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The Ortonville Independent
Ortonville, Minnesota
October 5, 1922     The Ortonville Independent
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October 5, 1922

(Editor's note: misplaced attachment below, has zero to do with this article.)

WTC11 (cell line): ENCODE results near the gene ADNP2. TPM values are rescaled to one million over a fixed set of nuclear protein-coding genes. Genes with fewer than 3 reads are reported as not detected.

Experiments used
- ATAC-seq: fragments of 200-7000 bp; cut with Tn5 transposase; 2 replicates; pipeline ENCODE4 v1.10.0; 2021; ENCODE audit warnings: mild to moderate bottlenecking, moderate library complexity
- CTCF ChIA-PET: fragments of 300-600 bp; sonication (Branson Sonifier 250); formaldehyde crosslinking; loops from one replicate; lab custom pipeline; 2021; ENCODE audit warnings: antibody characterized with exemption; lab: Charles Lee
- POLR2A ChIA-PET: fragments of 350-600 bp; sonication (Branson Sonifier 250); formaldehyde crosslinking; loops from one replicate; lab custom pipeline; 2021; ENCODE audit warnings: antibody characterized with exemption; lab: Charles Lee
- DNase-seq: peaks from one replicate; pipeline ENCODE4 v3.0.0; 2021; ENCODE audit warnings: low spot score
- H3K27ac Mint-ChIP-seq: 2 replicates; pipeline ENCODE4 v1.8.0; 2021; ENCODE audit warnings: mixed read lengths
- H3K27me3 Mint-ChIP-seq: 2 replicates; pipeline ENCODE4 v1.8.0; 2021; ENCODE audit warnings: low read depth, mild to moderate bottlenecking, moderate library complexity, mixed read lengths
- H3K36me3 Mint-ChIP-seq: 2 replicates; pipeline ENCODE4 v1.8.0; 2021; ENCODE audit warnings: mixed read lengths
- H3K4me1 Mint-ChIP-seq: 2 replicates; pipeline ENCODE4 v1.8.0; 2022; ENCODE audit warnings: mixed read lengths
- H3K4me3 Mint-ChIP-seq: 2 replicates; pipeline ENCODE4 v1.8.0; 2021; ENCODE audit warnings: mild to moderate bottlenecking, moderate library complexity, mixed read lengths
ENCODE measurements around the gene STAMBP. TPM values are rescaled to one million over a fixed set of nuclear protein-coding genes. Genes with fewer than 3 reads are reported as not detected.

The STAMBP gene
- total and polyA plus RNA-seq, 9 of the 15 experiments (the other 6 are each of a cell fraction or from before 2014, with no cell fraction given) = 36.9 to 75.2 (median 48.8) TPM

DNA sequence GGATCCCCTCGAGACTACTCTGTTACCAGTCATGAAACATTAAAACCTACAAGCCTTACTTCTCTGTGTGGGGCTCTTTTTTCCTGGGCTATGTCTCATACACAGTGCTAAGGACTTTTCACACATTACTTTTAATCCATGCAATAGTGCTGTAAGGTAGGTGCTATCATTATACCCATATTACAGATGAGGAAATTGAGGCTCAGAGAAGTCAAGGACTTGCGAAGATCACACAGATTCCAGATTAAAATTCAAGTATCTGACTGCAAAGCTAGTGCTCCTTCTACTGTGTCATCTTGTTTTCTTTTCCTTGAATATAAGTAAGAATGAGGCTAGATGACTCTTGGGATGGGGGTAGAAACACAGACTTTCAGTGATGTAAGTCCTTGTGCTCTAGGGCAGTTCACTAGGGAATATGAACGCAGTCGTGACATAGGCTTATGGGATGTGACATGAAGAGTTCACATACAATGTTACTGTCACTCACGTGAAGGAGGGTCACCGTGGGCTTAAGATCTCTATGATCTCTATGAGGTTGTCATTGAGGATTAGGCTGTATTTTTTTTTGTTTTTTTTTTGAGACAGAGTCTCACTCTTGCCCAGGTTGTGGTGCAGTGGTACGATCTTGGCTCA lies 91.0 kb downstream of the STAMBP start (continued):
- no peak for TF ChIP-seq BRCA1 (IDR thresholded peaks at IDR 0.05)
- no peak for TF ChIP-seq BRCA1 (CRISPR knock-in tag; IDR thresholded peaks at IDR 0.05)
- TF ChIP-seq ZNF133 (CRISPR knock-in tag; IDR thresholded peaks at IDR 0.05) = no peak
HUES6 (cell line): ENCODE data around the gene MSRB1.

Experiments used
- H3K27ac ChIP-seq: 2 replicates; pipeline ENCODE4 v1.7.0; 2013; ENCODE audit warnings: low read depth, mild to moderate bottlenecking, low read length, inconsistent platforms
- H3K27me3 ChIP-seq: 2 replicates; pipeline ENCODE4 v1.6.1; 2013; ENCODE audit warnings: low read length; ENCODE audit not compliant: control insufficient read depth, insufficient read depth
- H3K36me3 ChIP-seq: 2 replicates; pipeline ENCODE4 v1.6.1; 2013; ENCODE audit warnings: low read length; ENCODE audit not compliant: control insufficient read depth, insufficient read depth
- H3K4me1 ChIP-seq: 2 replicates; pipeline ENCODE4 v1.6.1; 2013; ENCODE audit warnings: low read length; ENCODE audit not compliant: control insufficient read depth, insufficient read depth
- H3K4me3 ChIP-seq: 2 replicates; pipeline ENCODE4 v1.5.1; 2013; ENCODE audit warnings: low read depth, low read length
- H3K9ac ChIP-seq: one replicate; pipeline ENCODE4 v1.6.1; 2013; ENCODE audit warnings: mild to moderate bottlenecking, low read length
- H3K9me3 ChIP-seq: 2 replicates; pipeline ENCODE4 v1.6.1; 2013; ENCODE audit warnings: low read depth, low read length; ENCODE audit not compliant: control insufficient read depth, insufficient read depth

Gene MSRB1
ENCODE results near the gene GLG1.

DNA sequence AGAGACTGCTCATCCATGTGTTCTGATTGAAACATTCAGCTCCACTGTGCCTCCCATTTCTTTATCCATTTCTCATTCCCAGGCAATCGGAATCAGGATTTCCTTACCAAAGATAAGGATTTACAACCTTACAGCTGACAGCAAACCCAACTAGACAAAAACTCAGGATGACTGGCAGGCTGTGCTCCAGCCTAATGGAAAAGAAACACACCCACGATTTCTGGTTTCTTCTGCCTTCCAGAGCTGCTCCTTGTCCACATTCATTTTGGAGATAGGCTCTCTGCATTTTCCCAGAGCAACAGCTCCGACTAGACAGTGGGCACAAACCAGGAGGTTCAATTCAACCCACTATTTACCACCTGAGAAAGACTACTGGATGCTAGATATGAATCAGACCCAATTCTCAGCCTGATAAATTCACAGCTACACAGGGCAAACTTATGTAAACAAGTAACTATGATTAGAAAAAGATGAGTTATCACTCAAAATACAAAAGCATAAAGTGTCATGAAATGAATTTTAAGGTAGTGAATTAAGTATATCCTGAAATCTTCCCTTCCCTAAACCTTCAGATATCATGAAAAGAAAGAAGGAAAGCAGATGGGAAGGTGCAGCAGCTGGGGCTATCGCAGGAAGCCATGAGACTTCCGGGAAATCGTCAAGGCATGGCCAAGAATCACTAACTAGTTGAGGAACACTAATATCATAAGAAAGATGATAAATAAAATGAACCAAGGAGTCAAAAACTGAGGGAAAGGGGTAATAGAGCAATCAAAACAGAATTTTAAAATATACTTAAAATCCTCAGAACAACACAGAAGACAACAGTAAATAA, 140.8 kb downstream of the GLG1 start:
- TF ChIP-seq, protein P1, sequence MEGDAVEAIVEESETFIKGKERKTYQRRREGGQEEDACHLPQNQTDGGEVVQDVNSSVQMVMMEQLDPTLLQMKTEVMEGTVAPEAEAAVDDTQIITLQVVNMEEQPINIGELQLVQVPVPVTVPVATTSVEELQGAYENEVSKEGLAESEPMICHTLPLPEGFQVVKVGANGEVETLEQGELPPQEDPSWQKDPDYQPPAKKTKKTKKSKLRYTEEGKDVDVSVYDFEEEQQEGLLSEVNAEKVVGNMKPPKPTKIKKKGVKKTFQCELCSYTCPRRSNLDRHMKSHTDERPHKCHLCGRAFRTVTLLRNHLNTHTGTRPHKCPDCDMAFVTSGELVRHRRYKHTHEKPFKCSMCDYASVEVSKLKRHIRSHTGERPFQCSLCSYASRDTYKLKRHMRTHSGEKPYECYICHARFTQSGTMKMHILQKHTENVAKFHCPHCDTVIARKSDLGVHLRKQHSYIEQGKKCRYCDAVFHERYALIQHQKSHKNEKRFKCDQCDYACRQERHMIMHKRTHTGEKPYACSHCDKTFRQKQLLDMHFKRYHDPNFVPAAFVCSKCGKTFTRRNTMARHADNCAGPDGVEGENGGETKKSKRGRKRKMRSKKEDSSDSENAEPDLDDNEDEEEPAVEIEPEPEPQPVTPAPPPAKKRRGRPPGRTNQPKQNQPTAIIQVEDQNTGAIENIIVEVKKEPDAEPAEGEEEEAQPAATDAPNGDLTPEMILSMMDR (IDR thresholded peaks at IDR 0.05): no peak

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THU!SDAY, OCTOBER 5, 1922 i @  @ L WANT ADS Ill American Legion Notes i @ .... @!O --- RATES--One cent per line per in-[ ,, . New Orleans or Bust . sertion. Minimum charge 25 cents. 1 . We fought togeher--\\;;eql stick P-,,mn* for want ads in advance ogener--vll mez together at ne wi']t be a reciated  the book kee :New ulleans beglou .aavnat Conven- ,m tuu ue e,vu uL ,, ,uz, Jacobsen egion Post No. 4, ot LI- of keeping many small accounts, uv ban,,, tJ.i,llt:SOf I:UI'I';.t,,I Ior llll- 2.esotaq'and the Gopher Gang! New LOST --A pearl necklace. Finder please notify box 292, Ortonvilie for reward. *22-2 FOR SALE--Brand new Electric Washing Machine, a real machine a real bargain. $55 takes it. SchoerL-Sei.son Fm-niture Co. "22-1 BARGAINS--2 used ranges, 2 used self-feed heaters. See them at the Furniture Store. "22-1 USED FURNITURE--W e always have bargains in used furniture. Schoen-Swenson Furniture Co. "22-1 i LOST--Childs brown sweater, t,m col- lar, road north of Greenhouse. Mrs. R. C. Kaercher. *Z2-1 FOR RENT--House on Big Stone lake, near Mag:e's Park. Inquire Independent el .:e "22-1 LOSTA row boat, white with red showing thrvugh, reward. Notify Mrs. C. H. lubischum. 22-2 LOST--A b: ,.wn Irish water spaniel, name Br ..... ie. Reward offered.r Oliver Lcson, Clinton. HEMSTI% HING---Will do hemstitch- ing at 10c per yard. Mrs. A. L. Wad.ams" tf. ]FOR SALE--Six good heavy work horses from 4 to 7 years old. Art Schafer, on Kaercher farm near Ortonville. "21-2 ,FOI tENT--Barn for the winter, iv,m for about 4 head of stock. E. J. Stevens, phone 103-J3. *tf FOR SALE--In Malta township, sev- eral tols of good slough hay, also my corn in the field. Write or phone Mrs. P. Clarke, Ortonville. *20'2 FOR RENT--Double garage. M.J. Klinkhammer. 21-tf STRAYED--A Hereford milking cow white face, finder please notify F. C. Menke, Postoffice address, Big Stone City. Telephone out of Bell- "ingham. 21-1 FOR @ SALE2 Universal Electric Farm Heating Plants, 1,000-wt gen- erator, 90-120, amphr battery. Will sell for factory price, for quick sale. For demonstration and full particu- lars inquire of Swan Petersen, Or- ton,tile, Minn. Lake road 22-2 \\; 0 1 WEDDINGS ! Van Erem-Wittncble Miss Martha Wittnebel, daughter of Mr. and Mrs. August Wittnebe!, of Hustisford, Wisconsin, became the bride of Edward J. Van Erem, of Big Stone City, S. Dv, k., on Wednetay. The ceremony wa performed by Re',,. Paul J. Bockoven at the home (,f the ,groom, in the presence of forty-five relatives and friends. The bride wore a gown of blue taffe- ta and was attended by Miss Mary Van Erem, sister of the groom, wh. wore a gown of brown satin. How- ard Cosier acted as best mar.. Mrs. Van Erem was a dressmaker at Ortonville and Mr. Van Erem, a farmer near Big Stone City, the son of Mr. and Mrs. John Van Erem. They left on Wednesd.y evening for a trip to the home of the bride's par- ents in Wisconsin. BARWIN-WALUMAN On Wednesday afternoon, Miss Pauline E. Wallman, daughter of Mr. and Mrs. F. W. L. Walhnan, of this city, was married to Fred H. Barwin, of'iitchell County, Iowa, at the home of the bride's parents. Rev. G. L. Haggans, of the Methodist Church .performed the ceremony, before im- mediate relatives. Mrs. Barwin has been employed at Langford, S. Dak., since leaving this city a few years ago. The Bar- wins will make their future home in Aberdeen. ,PAUL-LAMMEL Miss "Julia Lammel, of this city, be- came the bride of George Howe Paul, farmer living near Rosen, at 10 o'clock, Tuesday morning at the St. John's Gatholic Church, Big Stone City. Only immediate relatives were present. Following the ceremony breakfast was served at the home of the groom The bride was accompanied by a ousin of the groom and Joe Paul brother, acted as best man. Mrs. Paul, who has been raised to womanhood in this city, is a sister of Mrs. Henry Hauauer, and Mrs. Guy Norton. They will make their future home on a farm nar Rosen. I'R CX$ON-SORENSON On Tuesday evening, Sept. 26, at 6 o'clock, Miss Marie K. Sorenson, daughter of .r. and Mrs. C. H." Sor- enson, became the bride of Edwh, W. Erickson, of Fare:o, N. Dak., at the home o the bride's parents in ]Ialta. Re,. Knutson, of Clinton performed the mrriage ceremony. The bride was attended by her sis- ter, Zebra, and Charlie Vail acted a best-man. Clara Soreson, another sister of the bride, was ria beare aml lit, .,icc Mag'nusen, wa th flower ivl. Ir.qmediately after the wedding a three courage "dinner was served by Mrs. Axel Mauson. Mr. and Mrs. Erickson left on Wed- nesday morning 'for Detroit, Minneso- ta, to spend two weeks at the lake. They will be at home to friends in Fargo after October 15. Leonard Rubischum took 2nd prize on a year old Duroc Jersey hog, which wefghed 700 pounds, at the Whtonc ValIey Fair, and Mrs. Rub- ischu t,lr first and second prizes on her black Minorca chickens. ed on two big banners surrounding one of henry's touring cars driven by rive Minnesota budcaes from IAtUe Sauk, Todd County, who passed tnru . ram en route o New Orleans on eptember Z9th. A three-foot Gopher on each banner topped off the decora- tions. At New Orleans the boys plan to raffle their limousine and reurn to Minnesota on the Gopher Legion: Special train. Their names are: Gee. mbiom, ,dwin Lystad, Casper Thorn biota, L. Larson and Victor IAndquist. Minnesota HQ at St. Charles The St. Charles Hotel, New Or- leans will be Minnesota Headquarters at the New Orleans Convention. The official delegates from Minnesota will be housed there, along with those from Wisconsin and North and South aota. Iowa delegates go to the Hotel Grunewald, while Montana boys stay at the Mcmteleone. Natiorl Headquarters are at the Hotel Bien- ville. Minnesota Legion Auxiliary Headquarters will also be at the St. Charles. New Orleans hotels have agreed to charge a uniform rate of $1.50 for room without bath; $2.50 for room with bath. Great Big Baked Potatoes Potatoes that made a railway fa- mous will grace the American Legion banquet tables at New Orleans. Min- nesota spuds, none weighing less than two'.pounds, have given the N. P. Raihvay the title of "Route of the Great Big Baked Potato." Now these famous potatoes will tickle the palates of those attending banquets in New Orleans during the national conven- tion. Decorations Galore Thirteen thousand extra electric light bulbs will glisten along the streets of New Orleans October 16-20. Store fronts will be battle fronts streets will be flag-covered bowers the riverfront will swarm with battle. ships of many nations with thousands of gobs on parade, sea-planes will thritl the visitors with their exhibi- tions, there will be high and low div- ers, swimmers and sinkers, wrestling championships, boxing championships, marksmanship contests, track events, divisional reunions, pageants, rodeo shows, fireworks, battles, river trips, plantation sight-seeing trips, to Cuba, Panbma, Costa Rice and Old Mexico. On the Convention Hall alone, $10,000 will be spent for decorators. And on l one night there will be nothing Ameri- can-all French  French stores French girls in French costumes French decorations, French eats French stteets, French everything-- and the doughboy will think he is back l once more "on leave in gay paree." I No end of "entertainment awaits the l Gophers in New Orleans--"The City That Care Forgot". Trains Fast Filling Up The Gopher Legion Special to Ne- Orleans is fast filling up. Reserva- tions are arriving at Department Headquarters in every mail. To trav- el on the special, a buddy mails check to State Adjutant King, Old Capitol, for a berth and the sur-charge, and receives reservation by return mail, accompanied by reduced fare indenti- fication certificate which when pre- sented to local ticket agent secures ticket for round trip to New Orleans at cost of one-way fare. For exam- ple, a St. Paul buddy remits $22.58 plus surcharge of $4.61 to Adjutant King, who sends him a reservation and certificate which secures ticket at depot for one-way fare of $46.11. This makes total cost of trip $73.30 from St. Paul, including use of upper berth with porter, service t6 and from and at New Orleans. Another buddy may split cost of berth with him if they wish to bunk together, provided the second buddy buys raihyay ticket and pays surcharge of $4.61. The cost of a lower berth is $28.10.- Spec- ial starts from St. Paul 6 P. M. Sat- urday, October 14th, Minneapolis 6:45 P. M. and reaches New Orleans 9 A. M., Monday, October 16th, via M. & St. L., and Illinois Central, thru St, Louis and Memphis, returning via Vicksburg to St. Louis, on another main line of the Illinois Central. Many sight-seeing, stopovers allowed on way home, arriving St. Paul 7:00 A. M. Monday, October 23rd. Put 'Er There Jerry "Put 'er there, Jel2y, you 'Big Boy' of Cloquet. When you stood up on the stage after your election as state Commander at Virginia we were proud of our height, of your breadth, of your big boyish way of carrying yourself. And when you opened your mouth and spoke, we were still proud- er of the way the words came out, straight and loud and clear. It is a big task you have before you, Jerry Barren. But you look strong, and we have confidence that you are strong, and we are going to back you to the very las. The Legion has got o grow and will have some hard nus o crack the coming year. By the depth of your cheery voice, by the clearness of your eye, by the straight- nes of your shoulders, and by the very bigness of you, we know you are the man for the job. So put her there Jerry, we're for you and with you strong" declares the Hennepin County Legionaire, Minneapolis. Big Broad And Fair "If we convince the service men of Minnesota that the American Le- gion shoots square, our membership Will take care of itself," declared ommander Bah'on in a recent state- ment." The American Legion is big, broad and fair--fair to labor and fair to capital. It is a representa- tive body, serving the interests of no THE ORTONVILLE INDEPENDENT i one group. Its ahn is to keep ,utl prejudice off every kind and build i1 reputation on square dealing. In this program we have the loyal and able support of the officers and members of our Auxiliary. Our greatest am- bition is to win the esteem of ever}, Minnesota citizen." Still Have Staff To Lean On "We still have a staff to lean on" :rites the editor of the Tyler, Minn., Legion Corner, referring to the ac- tion of the Minnesota Legion Execu- tive Committee in re-electing Staff King as Gopher Legion Adjutant. The committee also re-elected Ray Tenn- and of St. Paul as Department Treas- urer. Barren and Tennant--Let's go!" Get Out The Gopher Gang Get out the Gopher Gang, from all along the line, On to New Orleans in hail, rain or shine, Every Legionaire and his bud will be along-- Over fifteen hundred strong Get ou the Gopher Gang! hop along with us, [ On to New Orleans; join in the fuss;! For GOd and county put. it over with a bang And join that Gopher Gang! Standard Oil Builds The Dunningpn Construction Com- pany, of Minneapolis, has completed the erection of a warehouse for the Standard Oil Company near the de- pot, which is to contain two 17000 gallon tanks, one kerosene and one gas, and 4 small tanks of 6,000 gal- lons capacity. The storage tanks that were formerly in use will be moved to the new location, which is but a short distance away. If you are right ninety-nine times and wrong once, the world will always remember the time you were wrong. Good temper is like a sunny day; it sheds its brightness everywhere.- Sidney. 1 CHURCH NOTICES [ Emanual Lutheran Church. Rev. Arnold Nelson, Pastor. Odessa. Services in the English language at 2:30, Sunday, Oct 8. Con- firmation class will meet on Saturday at 10:30. Pleasant _Valley Methodist Episceimi Church, Regular services every Sunday af- ternoon at three-o'clock. Sunday school at twelve o'clock. Zion Lutheran Church "EW SIBSCRIBERS TO " THE INDEPENDENT Mrs. Alice Gold J. Roy Geier Tony Jurgens L. A. Larson Anna Lundberg John W. Horn PERSONAL, SOCIAL i AND NEWS ITEMS # The Library board will meet Oc- tober 9. Lou Srff spent Sunday at Tra- verse lake. Mr. and Mrs. M. Schoen 3pent Thursday at Browns Valley. Mr. and Mrs. J. Fahey," of Grace- ville, were guests of the F. W. Dunn family Sunday. Mr. and Mrs. Morrison have rent- ed rooms from Mrs. M. L. Whiting and will take possession soon. J. W. Gist left Tuesday evening for Clear Lake, Iowa, where he was called because of the death of his fa- ther, G. V. Gist, who assed away early that evening. Mr. Gist's fa- ther has visited here several times and made many friends among the G. A. R. of which he was a member. F-GOVERNOR LOWDEN TO AD- DRESS DAIRYMEN IN CITIES That diversified farming is essential to maintain farming on a profitable basis and to restore general prosper- ity will be the keynote of an address of ex-Governor Frank O. Lowden of Illinois, Republican candidate for the presidential nomination in 1920, be- fore the nation's dairymen at the Na- tional Dairy Exposition, during his two-day visit to the Twin Cities, Oc- tober 8th and 9th. His expert knowledge of "dirt farm- ing" on the famous Sinissippi Hol- stein fanms at Oregon, Ill., together with his recent experience abroad, where he studied financial conditions thoroughly, qualify Mr. Lowden, who is president of the Holstein Friesian Association of America, tobring dairy men a practical and timely'message. Mr. Lowden has actively pushed the campaign for purebred sires on Ameri- can farms, and has staunchly advo- cated sending the "drones" and "boarders" to the shambles. Mr. Lowden is recognized as a wise coun- cilor on agricultural matters. Rev. Arnold Nelson, Pastor. When daughter is listening to the Regular services 10:30 in the Swed- fellow who is courting her, she does- ish language, Sunday, Oct. 8. English n't realize that she is listening to the 7:30, Sunday School 12:00. same line of bull that Father handed Methodist Episcopal Rev. G. L. Haggans, Pastor Regular services will be held next Smday, October 8. Christian Science. Sunday services at 10:45 a. m. Subject"Are Sin Disease and Death real." Wednesday service at 8"00 p. m. All are welcome to'these .vices. Free reading room in their hall (Shumaker building). Open every Tuesday and Friday from 3 to 5 p. m. Trinity Lutheran Church. Rev. Aug. Bartling, Pastor. Service every Sunday at 10:00 a. m. Every third Sunday services are in the English language and the other two Sundays in the German language. Sunday school after each service in English. United Evangelical Church. H. W. Kalas, Pastor B] Stone City.--Sunday school at l0 ::)0 a. m. Preaching services at 11"0 a.m. K. L. C, E. meeting at 7:00 p. m. Preaching services at 7:30 p. m. Prayer meeting and Bible class will be held every Wednesday evening at 7:30 p.m. Johnson.--Sunday school at 2:00, and preaching services every alternate Sunday at 3:00 p. m. Evangelical Assciatlon. "" G. E. Zech, Pastor (Big Stone City) Preaching service at 10:00 a. m. Sunday school at 11:00 a. m. Young People's Alliance at 6:45 p. m. Prayer meeting and Teachers Training Class Wednesday evening, 7:30 p. m. Norwegian Luth. Church Rev. J. Walseth, Pastor No services wiU be held in this church Sunday as the pastor will hold services at Bellingham. Confirma- tion class will meet Saturday at 10:30. Congregational Church Rev. Paul J. Bockoven, Pastor Morning preaching services, 10:45 A.M.. Sermon subject--"The Fail- ure of Common Sense." Sunday School, 11:45 A.M. Evening preach- ing services, 7:45 P. M. Sermon sub- ject---"Hanging On." All are cordial- ly invited to these services" United Evangelical Church N. A. Eller, Pastor. (Odessa-Correll-Adetaide Circuit) OdessaSunday services as fol- lows: Preaching at 10:00 a. m. K. L. C. E. at 8:00 p. m. This is Young Peo- ple's meeting open 'to all. Midweek prayer meeting Thursday evening at 8:00 p.m. Women's Missionary So- ciety last Thursday of the months at 2:30 p.m. ClasAn Catechism every Saturday afternoon at 2:00 o'clock. Correll--Sunday services as fol- lows: Sunday.hool at 10".80 a. m. Preaching at 8:1 p.m. Ladies' Aid meets every two weeks on Thursday aternoon at 2:30 o'clock. Mother when he was courting her. Dog-gone chilly this morning, wasn't it! Better get out that Fall suit and overcoat and let us Dry Clean and Press it. for you so it wall be In shape for colder weather Prompt atten- tion to mail orders. 0rtonville Dry Cleaners QUALITY FIRST- --THEN SERVICE " REPUBLICAN TICKET merl E-ton, Tueaday, N. 7. U. 8. 8engto FiK a. K Gevernor J. A. 0.. PREUS Lieutenant Governo LOUIS L COLLINS 8ecretury of 8te MIKE HOLM 8tat Aud;tor RAY P. CHY,E Att(rney Cneral CLIFFORD L HILTON Ro R. and Warehouse commlelon IVAN BOWEN Clerk of 8up'ome Court GRACE F. KAERCHER Justice Supreme Court JAMES H. GUINN Without Party Designation" Endorxd by Republican ConvenUon .... Congressman ANDREW J. VOLSTEAD t l LEGAL NOTICES II NOTICE OF MORTGAGE FORE-i CLOSURE SALE , Default having been made in the conditions of a mortgage containing a power of sale executed by Hilda D. Freerks and George W. Freerks, her husband, mortgagors to David E. Geier, mortgagee, which mortgage bears date #uly 1, 1919 and filed or record in the office of the Register of Deeds for Big Stone County, Minne- sota on July 31, 1919 at 11 o'clock A. M., in Book 44 of Mortgages, page 581. That there is now due and claimed to be due on the debt secured by said mortgage the sum of Two '1 housand Eighty-one dollars and fourteen cents ($2081.14). Now therefore, notice is hereby giv- en, that by virtue of the power of sale in said mortgage contained, and mortgage will be foreclosed, by a sale of the premises, described in and con- veyed by said mortgage, to-t, Lots One (1) and Two (2) in Section Twenty (20) and Lots Two and Three and Four (2, 3, and 4) *of Section Twenty-one (21) together with all meandered land, all in Township One Hundred Twenty-two (122) North of Range Forty-five (4.5) West of the 5th P. M. in Big Stone County, Min- nesota. Said sale will be made by the sheriff of said county at the front door of the court house in Ortonville, Big Stone County, Minnesota, on the second day of November, 1922 at ten o'clock in the forenoon, at public ven- due, to the highest bidder, to pay the amount then due on said mortgage and the taxes if any on said premises, together with attorney's fees and costs and disbursements allowed by law. Dated September 8th, 1922. DAVID E. GEIER, Ray G. Farrington, Mortgagee. Charles H. Bolsta, Attorneys for Mortgagee, Ortonville, Minnesota. (First pub. Sept. 14) 7 w YELLOWSTONE TRAIL STATE MEETING AT APPLETON, OC'r. 31 The twelfth annual state meeting of the Yellowstone Trail association is scheduled to be held at Appleton on Tuesday, Oct. 31, according to an official call sent out this week from state headquarters. The meeting here will bring Ray Smith, of Mil- waukee, national president of the YeN lowstone Trail association and H. O. Cooley of Minneapolis, general man- ager. Mayor George E. Leach of Minneapolis is also on the program for a,response to the address of wel- come. Just what attendance the meet- ing will attract is impossible to fore- cast at this time. The towns on the trail have a total voting power of 583 and should each town be fully repre- sented this nmber would constitute the coml_lete delegation. Accorfing to the official program the morning session will convene at 9:30 and the afternoon session at 2 o'clock. No announcement has been made locally as to the progress of ar- rangements for the entertainment of the visitors which arrangements, ac- cording to the program, are in the hands of E. G. Schoening.--Appletonl Press. i I LOCAL CARKI TRACY-SHUMAKF Hens, heavy Hens, light Spriogs Ducks Geese Eggs Cream Hides Farmers Wheat Durham Flax Oats Barley Shelled corn Rye Often,tile Cream Don't be a busybody, worth while to be a body --about something good. is a world of difference two. c Can use several Trosky, Minn about 10l from Pipestone, to vel. Have a good job good road. Bring your and try the job or call Gillett, at Marshall, for more information- Concrete MARSHALL, Milk Stool To every person to us 100 pounds of fat we will give a stool The butterfat does not to ,be brought in all time. Bring it in as ceive it. After you have enough butterfat to get first stool we will give a second one free whe have brought in 150 These stools can be in automobiles or farm. They are SELL YOUR ME FOR SATI PRICES and (. A. Ortonville, Minn. Good News in Every Bank Small though the Bank Book is, if you practice Thrift, it will always hold more good news for you than even the daily news. , will always bring a smile and strengthen of a prosperous future. _ If you want an incentive, just take w kat few you can spare this week, bring them to m and start s Savings Account. We will add interest. ORTONVILLE STATE John Carlson, President. C. J. Stark, Cashier. H.A. Stueke, A,,,'t. WANTED Steady Reliable Man for Big Stone To act as sales manager for well established firm selling advertised article. We have an exceptional business proposition  will give exclusive selling contract. Man must have A1 References as to character and ADDRESS THE GOLDMAN COMPANY MecLURE BLDG. 61 EAST SIXTH STREET, ST. PAUL, m I CURTIS TENTH 8TREET AT FOURTH AVENUE Minnealmlis 7"1,. Nortlmt's Newest and Lrr Tnmmmt itd One whole city block of beautiful Lobbies, Restaurants and Shops. Pipe Organ Music during file Noon luncheon hour. Orchestra Music at night during dinner, A h CarteandTabled'Hote ha the Mah  TARIFF'& |  ltte t. -- Double LI.00 J14 Rooms, Private Baths Doublo Others en me II I Illl